Macho Boys - Macho Boys (Cover Artwork)
Staff Review

Macho Boys

Macho Boys (2017)


Portland based 80’s-style hardcore punk band Macho Boys come out swinging on their debut self-titled LP. Chock full of energy and anger this band, in true 80s fashion, fits twelve songs into a sub 18-minute album.

From the start this album is almost completely 80s punk rock in both style and presentation. The cover itself is a delight, with hot pinks and cyan blues. The only two aspects that work against this illusion is the track dedicated to “Stone Cold” Steve Austin, and the overall modern progressive theme of the lyrics. While social progressiveness was present a lot in the 80s, it is obvious that there is a much more modern tone here. These are not to the albums detriment, but serve to establish it as a contemporary album.

However, Macho Boys dedication to the genre is a blessing and a curse. The songs are likely to please anyone who likes the 80s hardcore punk style, but most definitely would not be in anyway an entry point for someone who isn’t already a fan of it. I enjoy this type of music, so I found it pleasant and refreshing to hear- a band creating music that my 10-year-old self would’ve gone ape over.

That being said Macho Boys definitely do not break any moulds or new ground here. There isn’t much that sticks out to the listener. Certain songs such as “Papa Don’t Preach Part Two” and the final track “Slam” are exciting, although for separate reasons. The first because it is a modern, empowering take on the classic Madonna song; and the second because it will remind anyone who survived a classic circle pit (the kind we don’t get to see anymore) of what it was truly like. It surely pulled up memories for me of old time garage shows, especially the one when I rode on my friend Adam’s shoulders (he was tall and strong, I was skinny and light) and I hit my head on the garage door opener. Good times. It is wonderful that this band’s music can evoke those types of memories so well.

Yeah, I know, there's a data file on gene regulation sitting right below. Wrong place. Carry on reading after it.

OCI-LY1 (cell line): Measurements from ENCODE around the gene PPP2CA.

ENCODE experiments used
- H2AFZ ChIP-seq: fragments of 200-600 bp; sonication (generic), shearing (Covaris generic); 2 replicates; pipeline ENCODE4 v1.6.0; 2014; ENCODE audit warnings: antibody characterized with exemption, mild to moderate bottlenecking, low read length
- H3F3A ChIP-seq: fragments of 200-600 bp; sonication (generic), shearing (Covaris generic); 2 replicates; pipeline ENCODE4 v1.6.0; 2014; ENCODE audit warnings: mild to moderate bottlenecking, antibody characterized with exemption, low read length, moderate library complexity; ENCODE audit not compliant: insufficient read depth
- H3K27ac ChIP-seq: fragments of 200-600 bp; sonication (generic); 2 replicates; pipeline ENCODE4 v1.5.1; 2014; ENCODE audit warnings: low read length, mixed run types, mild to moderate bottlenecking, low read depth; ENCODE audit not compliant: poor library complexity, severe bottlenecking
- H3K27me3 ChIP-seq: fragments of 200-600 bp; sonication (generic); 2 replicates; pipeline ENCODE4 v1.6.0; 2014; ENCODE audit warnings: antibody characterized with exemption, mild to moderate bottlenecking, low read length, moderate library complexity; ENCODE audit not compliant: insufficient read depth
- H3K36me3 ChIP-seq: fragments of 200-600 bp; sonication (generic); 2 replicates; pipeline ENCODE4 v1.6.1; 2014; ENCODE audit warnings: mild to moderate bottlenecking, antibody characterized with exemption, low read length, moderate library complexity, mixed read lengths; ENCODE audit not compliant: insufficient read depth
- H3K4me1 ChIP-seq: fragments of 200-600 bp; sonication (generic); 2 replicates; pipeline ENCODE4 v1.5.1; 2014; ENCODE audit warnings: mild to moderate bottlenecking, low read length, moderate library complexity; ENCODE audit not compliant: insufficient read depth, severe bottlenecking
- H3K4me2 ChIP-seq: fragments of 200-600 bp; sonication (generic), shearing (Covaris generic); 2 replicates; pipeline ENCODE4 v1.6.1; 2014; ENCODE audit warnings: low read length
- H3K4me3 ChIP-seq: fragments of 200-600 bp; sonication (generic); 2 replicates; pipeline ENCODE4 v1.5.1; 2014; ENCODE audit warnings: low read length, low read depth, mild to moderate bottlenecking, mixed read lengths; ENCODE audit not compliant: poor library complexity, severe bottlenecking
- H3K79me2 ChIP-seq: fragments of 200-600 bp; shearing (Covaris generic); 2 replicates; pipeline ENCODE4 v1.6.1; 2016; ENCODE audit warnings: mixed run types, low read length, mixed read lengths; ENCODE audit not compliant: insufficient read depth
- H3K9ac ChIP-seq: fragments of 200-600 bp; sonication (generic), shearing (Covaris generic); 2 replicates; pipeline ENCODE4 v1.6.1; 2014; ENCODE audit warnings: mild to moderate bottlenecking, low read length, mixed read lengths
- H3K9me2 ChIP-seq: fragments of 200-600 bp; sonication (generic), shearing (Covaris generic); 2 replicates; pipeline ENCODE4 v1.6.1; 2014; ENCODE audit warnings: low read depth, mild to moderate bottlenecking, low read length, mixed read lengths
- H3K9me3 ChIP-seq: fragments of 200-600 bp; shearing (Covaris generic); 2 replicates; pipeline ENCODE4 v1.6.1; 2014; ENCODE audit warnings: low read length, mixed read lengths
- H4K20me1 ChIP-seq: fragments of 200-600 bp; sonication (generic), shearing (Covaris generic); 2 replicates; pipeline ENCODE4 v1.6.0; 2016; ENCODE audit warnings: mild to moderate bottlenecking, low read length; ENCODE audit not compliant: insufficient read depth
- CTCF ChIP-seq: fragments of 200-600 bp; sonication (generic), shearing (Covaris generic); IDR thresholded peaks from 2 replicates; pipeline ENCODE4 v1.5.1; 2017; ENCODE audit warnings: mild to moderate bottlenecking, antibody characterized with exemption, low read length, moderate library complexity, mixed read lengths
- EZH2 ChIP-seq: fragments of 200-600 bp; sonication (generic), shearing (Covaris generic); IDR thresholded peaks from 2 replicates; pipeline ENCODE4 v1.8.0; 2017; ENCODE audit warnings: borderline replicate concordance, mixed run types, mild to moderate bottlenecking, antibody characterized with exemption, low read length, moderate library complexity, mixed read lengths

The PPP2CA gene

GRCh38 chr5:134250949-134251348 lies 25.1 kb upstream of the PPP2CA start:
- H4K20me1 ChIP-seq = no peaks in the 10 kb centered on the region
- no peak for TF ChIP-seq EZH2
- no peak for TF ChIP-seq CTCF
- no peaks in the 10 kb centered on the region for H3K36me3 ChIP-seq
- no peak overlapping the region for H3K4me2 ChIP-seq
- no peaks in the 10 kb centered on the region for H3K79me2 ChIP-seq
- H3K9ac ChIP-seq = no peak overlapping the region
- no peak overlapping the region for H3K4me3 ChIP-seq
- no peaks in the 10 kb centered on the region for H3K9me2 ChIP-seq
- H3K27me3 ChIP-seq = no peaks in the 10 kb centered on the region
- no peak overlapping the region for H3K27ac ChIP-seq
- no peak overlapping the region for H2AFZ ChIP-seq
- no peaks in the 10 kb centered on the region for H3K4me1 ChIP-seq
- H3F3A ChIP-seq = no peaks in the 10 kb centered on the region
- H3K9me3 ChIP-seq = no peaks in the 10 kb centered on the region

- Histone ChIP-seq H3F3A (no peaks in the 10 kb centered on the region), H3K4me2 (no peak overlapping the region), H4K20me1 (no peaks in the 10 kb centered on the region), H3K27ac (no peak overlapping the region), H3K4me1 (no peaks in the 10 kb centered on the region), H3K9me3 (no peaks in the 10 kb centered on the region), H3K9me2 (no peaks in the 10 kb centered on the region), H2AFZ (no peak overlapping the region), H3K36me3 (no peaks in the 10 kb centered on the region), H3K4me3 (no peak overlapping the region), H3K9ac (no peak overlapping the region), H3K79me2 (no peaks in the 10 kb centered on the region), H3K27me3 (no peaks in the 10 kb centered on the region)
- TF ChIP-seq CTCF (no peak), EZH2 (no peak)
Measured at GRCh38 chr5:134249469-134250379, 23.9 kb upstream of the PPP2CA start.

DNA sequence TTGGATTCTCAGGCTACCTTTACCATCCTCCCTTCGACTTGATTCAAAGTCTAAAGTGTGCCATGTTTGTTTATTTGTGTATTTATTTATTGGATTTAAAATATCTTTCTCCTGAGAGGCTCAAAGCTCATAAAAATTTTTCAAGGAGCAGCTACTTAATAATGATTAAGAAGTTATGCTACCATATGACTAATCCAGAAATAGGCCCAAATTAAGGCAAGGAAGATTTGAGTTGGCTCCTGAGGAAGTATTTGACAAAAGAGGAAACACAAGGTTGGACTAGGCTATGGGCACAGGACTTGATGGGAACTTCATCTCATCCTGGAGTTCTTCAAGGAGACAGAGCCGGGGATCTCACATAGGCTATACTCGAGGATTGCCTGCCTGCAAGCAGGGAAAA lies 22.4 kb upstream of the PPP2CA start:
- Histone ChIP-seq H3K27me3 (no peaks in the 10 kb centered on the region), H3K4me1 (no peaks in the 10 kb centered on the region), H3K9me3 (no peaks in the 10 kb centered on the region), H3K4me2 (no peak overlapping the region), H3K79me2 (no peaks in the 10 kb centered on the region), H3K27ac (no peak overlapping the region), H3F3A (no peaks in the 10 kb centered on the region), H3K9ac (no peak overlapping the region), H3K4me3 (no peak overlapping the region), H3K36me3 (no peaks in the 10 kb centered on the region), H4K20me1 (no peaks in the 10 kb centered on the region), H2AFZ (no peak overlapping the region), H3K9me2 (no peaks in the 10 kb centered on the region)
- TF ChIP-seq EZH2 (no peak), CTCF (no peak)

The aforementioned “Stone Cold” kind of doesn’t seem to fit in with the rest of the album. In some ways funny due to the lyrics, but obviously an indictment of his actions, persona, and personality; it still works the impression or feeling that you are listening to an early 80s album as it’s a bit anachronistic (Stone Cold’s career started in 1989, but he didn’t really cement his stage persona until later). Once again not a bad song, but still slightly out of place.

Overall this is an enjoyable album for fans of the style. There is some great moments but overall nothing to write home about. In fact the most damning thing I can say about the album is that when it was finished and my player cycled back around to the first song I didn’t notice until the third or fourth track that I had already heard these before. When songs start to sound the same like that, the repetitiveness begins to drag on the album.

I would recommend giving it a listen via the group’s Bandcamp page to see if you like it before buying. This album gets an above average score, but only slightly.